Tonight's AT1 class was a study of the Kramer method of analysis. Very interesting. For the sake of learning where a client is he will first draw a picture in pencil, then paint a picture, and finish up by making something with clay. Pencil for cognitive and technical skills is more free association. Pencil, because it can be a erased, can allow a greater degree of control.
The shift to paint releases emotional expressions as the client gains more command over the medium.
Clay is about dexterity as well as possessing the potential for regression. Clay is primal.
The entire class did "experientials" (we made some art
) last week based on Kramer's evaluation method and brought it in for discussion this week. People, the teacher particularly it seems, liked my clay piece. The teacher pointed out that in a session Edith Kramer would have the patient paint the unfired clay as coloring the object immediately was important to the analytic process.
Some of you are wondering no doubt who the hell Edith Kramer is. Edith Kramer is one of the people who founded the concept of art as therapy. She herself was an artist and, in her time, worked in institutions for children with what we today would call special needs. She believed that creating art in and of itself was the healing process. Analyzing meaning was not so much her emphasis.
The class discussed what color my sculpture might be if color were applied. Some interesting answers. The teacher asked me. I told them I want it to be colorful; lots of red, pink, bright blue, etc. I'll leave it as is until the end of the course. Once the course is over I may sand it and smooth it down and paint it. I did not tell anyone I want to paint it with nail polish for the shiniest finish possible.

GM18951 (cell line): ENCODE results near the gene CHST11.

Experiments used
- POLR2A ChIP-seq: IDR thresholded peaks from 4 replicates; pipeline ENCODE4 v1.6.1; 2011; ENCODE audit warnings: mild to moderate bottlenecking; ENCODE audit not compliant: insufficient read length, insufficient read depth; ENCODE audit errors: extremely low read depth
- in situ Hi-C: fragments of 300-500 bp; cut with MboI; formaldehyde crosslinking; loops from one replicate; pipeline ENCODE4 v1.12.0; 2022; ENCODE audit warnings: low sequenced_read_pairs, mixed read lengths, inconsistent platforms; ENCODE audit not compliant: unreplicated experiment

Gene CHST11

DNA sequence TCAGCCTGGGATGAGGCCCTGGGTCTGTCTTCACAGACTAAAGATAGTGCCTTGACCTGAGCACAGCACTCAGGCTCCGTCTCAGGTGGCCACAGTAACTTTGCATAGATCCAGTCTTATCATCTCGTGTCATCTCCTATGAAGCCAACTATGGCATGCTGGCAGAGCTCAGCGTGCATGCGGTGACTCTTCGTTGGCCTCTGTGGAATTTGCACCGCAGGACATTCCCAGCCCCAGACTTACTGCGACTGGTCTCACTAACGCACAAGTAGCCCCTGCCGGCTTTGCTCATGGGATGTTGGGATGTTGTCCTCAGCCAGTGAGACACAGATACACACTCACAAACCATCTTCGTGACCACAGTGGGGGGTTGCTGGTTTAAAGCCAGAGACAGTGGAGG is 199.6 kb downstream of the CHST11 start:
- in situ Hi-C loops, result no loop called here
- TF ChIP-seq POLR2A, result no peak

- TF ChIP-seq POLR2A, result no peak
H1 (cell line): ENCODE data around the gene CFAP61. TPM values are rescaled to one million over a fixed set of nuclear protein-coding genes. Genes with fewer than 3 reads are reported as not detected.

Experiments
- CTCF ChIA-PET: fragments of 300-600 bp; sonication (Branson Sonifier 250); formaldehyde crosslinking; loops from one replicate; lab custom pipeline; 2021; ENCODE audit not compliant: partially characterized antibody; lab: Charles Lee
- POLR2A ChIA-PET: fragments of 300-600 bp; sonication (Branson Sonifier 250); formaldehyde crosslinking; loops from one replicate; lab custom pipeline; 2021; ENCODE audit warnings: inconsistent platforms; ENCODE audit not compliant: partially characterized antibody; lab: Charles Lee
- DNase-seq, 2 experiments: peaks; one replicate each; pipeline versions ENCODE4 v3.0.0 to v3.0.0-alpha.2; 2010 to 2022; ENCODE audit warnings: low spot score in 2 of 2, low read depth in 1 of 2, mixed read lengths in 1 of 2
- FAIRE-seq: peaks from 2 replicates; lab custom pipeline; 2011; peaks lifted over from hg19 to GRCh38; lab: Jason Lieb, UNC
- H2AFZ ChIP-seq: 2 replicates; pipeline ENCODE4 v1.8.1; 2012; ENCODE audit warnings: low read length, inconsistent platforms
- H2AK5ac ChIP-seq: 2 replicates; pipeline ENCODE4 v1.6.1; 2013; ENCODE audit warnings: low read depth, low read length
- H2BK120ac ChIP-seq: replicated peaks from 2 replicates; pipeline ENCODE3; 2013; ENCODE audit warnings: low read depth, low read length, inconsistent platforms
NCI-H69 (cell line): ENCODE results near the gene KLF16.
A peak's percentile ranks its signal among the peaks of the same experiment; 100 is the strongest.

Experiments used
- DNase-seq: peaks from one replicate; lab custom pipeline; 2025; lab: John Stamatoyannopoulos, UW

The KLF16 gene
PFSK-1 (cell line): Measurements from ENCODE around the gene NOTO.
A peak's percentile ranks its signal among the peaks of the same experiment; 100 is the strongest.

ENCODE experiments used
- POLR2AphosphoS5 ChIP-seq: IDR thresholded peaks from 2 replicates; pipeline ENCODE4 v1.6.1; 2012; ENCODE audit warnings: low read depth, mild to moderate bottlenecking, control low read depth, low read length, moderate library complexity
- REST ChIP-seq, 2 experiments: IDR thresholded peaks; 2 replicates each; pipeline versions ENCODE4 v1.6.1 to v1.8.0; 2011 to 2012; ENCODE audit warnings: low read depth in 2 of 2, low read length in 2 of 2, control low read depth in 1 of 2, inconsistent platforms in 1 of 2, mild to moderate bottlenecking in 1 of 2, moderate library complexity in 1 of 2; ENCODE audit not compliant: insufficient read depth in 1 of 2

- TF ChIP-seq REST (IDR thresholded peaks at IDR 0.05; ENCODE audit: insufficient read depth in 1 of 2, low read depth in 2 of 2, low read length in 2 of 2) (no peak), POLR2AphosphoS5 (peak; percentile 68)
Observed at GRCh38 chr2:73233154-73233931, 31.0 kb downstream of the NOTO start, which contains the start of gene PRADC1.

I have been accepted to work as a volunteer for the Expressive Arts Therapies Summit taking place early in November. It's a series of workshops and events focused on creative arts therapies. I will be working two days as a volunteer in exchange for two days attendance for free. I am excited because there is a workshop/lecture on the use of dollmaking in therapy. One of my hobbies is collecting, making, and repairing dolls.
Some of you who are sticking around reading this are probably delighted at this entry as a welcomed departure from my usual bitch and moan sessions I've been putting here of late.
Tomorrow I am taking the body of my collages (around 50 pieces) to my therapy session. My T has agreed that we can look at it as a body of work. It's time. Individually the pieces do have their particular importance, but the time has come to look at them progressively and as a unit. I'll keep you posted.
My other class, four 7 hour sessions, begins Saturday. Rhythm
and Role will be interesting. I have no doubt.